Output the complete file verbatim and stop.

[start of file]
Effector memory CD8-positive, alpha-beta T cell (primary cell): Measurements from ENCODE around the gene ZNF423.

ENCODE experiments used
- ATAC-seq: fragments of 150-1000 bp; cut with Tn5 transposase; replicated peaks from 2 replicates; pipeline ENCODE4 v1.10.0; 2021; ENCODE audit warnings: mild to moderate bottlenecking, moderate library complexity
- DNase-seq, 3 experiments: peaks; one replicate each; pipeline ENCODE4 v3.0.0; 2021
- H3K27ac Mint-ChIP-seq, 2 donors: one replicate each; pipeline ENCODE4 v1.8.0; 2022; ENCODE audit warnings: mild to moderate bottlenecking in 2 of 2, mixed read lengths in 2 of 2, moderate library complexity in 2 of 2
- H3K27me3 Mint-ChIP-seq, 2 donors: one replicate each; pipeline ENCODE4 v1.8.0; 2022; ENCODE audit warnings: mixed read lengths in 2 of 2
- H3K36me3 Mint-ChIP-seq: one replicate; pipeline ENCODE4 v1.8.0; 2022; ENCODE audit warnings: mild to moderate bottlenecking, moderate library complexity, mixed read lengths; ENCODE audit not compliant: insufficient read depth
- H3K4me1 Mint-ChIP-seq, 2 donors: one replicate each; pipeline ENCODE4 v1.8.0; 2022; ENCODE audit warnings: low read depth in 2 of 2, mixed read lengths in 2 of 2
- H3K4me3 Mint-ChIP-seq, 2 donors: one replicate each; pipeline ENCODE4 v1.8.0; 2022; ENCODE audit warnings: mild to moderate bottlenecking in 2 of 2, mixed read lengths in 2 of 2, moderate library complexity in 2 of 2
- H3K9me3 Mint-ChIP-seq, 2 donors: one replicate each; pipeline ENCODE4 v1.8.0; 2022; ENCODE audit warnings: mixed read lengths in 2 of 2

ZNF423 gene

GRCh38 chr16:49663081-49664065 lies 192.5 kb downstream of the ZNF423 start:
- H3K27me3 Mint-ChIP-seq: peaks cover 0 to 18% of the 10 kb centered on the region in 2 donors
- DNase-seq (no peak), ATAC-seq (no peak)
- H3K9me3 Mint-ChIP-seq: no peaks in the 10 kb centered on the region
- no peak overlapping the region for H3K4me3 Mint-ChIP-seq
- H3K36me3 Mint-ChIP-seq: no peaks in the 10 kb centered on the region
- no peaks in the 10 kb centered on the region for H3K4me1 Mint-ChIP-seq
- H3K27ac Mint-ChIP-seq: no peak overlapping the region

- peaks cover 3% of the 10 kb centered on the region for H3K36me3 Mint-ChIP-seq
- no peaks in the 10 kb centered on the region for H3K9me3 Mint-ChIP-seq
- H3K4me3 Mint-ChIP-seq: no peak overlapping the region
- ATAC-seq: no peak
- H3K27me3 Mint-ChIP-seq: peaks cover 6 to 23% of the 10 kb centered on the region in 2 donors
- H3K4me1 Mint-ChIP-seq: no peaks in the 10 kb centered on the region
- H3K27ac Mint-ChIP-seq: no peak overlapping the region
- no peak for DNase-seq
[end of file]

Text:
Effector memory CD8-positive, alpha-beta T cell (primary cell): Measurements from ENCODE around the gene ZNF423.

ENCODE experiments used
- ATAC-seq: fragments of 150-1000 bp; cut with Tn5 transposase; replicated peaks from 2 replicates; pipeline ENCODE4 v1.10.0; 2021; ENCODE audit warnings: mild to moderate bottlenecking, moderate library complexity
- DNase-seq, 3 experiments: peaks; one replicate each; pipeline ENCODE4 v3.0.0; 2021
- H3K27ac Mint-ChIP-seq, 2 donors: one replicate each; pipeline ENCODE4 v1.8.0; 2022; ENCODE audit warnings: mild to moderate bottlenecking in 2 of 2, mixed read lengths in 2 of 2, moderate library complexity in 2 of 2
- H3K27me3 Mint-ChIP-seq, 2 donors: one replicate each; pipeline ENCODE4 v1.8.0; 2022; ENCODE audit warnings: mixed read lengths in 2 of 2
- H3K36me3 Mint-ChIP-seq: one replicate; pipeline ENCODE4 v1.8.0; 2022; ENCODE audit warnings: mild to moderate bottlenecking, moderate library complexity, mixed read lengths; ENCODE audit not compliant: insufficient read depth
- H3K4me1 Mint-ChIP-seq, 2 donors: one replicate each; pipeline ENCODE4 v1.8.0; 2022; ENCODE audit warnings: low read depth in 2 of 2, mixed read lengths in 2 of 2
- H3K4me3 Mint-ChIP-seq, 2 donors: one replicate each; pipeline ENCODE4 v1.8.0; 2022; ENCODE audit warnings: mild to moderate bottlenecking in 2 of 2, mixed read lengths in 2 of 2, moderate library complexity in 2 of 2
- H3K9me3 Mint-ChIP-seq, 2 donors: one replicate each; pipeline ENCODE4 v1.8.0; 2022; ENCODE audit warnings: mixed read lengths in 2 of 2

ZNF423 gene

GRCh38 chr16:49663081-49664065 lies 192.5 kb downstream of the ZNF423 start:
- H3K27me3 Mint-ChIP-seq: peaks cover 0 to 18% of the 10 kb centered on the region in 2 donors
- DNase-seq (no peak), ATAC-seq (no peak)
- H3K9me3 Mint-ChIP-seq: no peaks in the 10 kb centered on the region
- no peak overlapping the region for H3K4me3 Mint-ChIP-seq
- H3K36me3 Mint-ChIP-seq: no peaks in the 10 kb centered on the region
- no peaks in the 10 kb centered on the region for H3K4me1 Mint-ChIP-seq
- H3K27ac Mint-ChIP-seq: no peak overlapping the region

- peaks cover 3% of the 10 kb centered on the region for H3K36me3 Mint-ChIP-seq
- no peaks in the 10 kb centered on the region for H3K9me3 Mint-ChIP-seq
- H3K4me3 Mint-ChIP-seq: no peak overlapping the region
- ATAC-seq: no peak
- H3K27me3 Mint-ChIP-seq: peaks cover 6 to 23% of the 10 kb centered on the region in 2 donors
- H3K4me1 Mint-ChIP-seq: no peaks in the 10 kb centered on the region
- H3K27ac Mint-ChIP-seq: no peak overlapping the region
- no peak for DNase-seq